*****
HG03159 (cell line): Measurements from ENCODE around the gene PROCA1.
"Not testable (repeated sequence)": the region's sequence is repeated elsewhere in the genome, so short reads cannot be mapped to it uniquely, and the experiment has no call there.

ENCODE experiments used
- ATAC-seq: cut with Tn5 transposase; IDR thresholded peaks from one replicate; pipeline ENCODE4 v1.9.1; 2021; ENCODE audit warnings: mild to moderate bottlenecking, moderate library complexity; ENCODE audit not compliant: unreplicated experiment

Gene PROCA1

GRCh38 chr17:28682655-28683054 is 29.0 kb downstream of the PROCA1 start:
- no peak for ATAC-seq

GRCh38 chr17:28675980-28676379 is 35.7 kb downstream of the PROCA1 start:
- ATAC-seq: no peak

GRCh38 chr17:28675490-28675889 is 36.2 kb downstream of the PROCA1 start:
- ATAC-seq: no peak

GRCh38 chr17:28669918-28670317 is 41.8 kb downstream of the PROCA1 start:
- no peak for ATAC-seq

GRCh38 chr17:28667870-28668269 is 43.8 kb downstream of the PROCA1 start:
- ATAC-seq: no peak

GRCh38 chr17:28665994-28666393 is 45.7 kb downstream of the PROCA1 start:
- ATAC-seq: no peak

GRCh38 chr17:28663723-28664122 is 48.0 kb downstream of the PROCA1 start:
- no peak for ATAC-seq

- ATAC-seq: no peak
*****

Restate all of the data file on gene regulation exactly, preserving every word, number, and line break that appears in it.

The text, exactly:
HG03159 (cell line): Measurements from ENCODE around the gene PROCA1.
"Not testable (repeated sequence)": the region's sequence is repeated elsewhere in the genome, so short reads cannot be mapped to it uniquely, and the experiment has no call there.

ENCODE experiments used
- ATAC-seq: cut with Tn5 transposase; IDR thresholded peaks from one replicate; pipeline ENCODE4 v1.9.1; 2021; ENCODE audit warnings: mild to moderate bottlenecking, moderate library complexity; ENCODE audit not compliant: unreplicated experiment

Gene PROCA1

GRCh38 chr17:28682655-28683054 is 29.0 kb downstream of the PROCA1 start:
- no peak for ATAC-seq

GRCh38 chr17:28675980-28676379 is 35.7 kb downstream of the PROCA1 start:
- ATAC-seq: no peak

GRCh38 chr17:28675490-28675889 is 36.2 kb downstream of the PROCA1 start:
- ATAC-seq: no peak

GRCh38 chr17:28669918-28670317 is 41.8 kb downstream of the PROCA1 start:
- no peak for ATAC-seq

GRCh38 chr17:28667870-28668269 is 43.8 kb downstream of the PROCA1 start:
- ATAC-seq: no peak

GRCh38 chr17:28665994-28666393 is 45.7 kb downstream of the PROCA1 start:
- ATAC-seq: no peak

GRCh38 chr17:28663723-28664122 is 48.0 kb downstream of the PROCA1 start:
- no peak for ATAC-seq

- ATAC-seq: no peak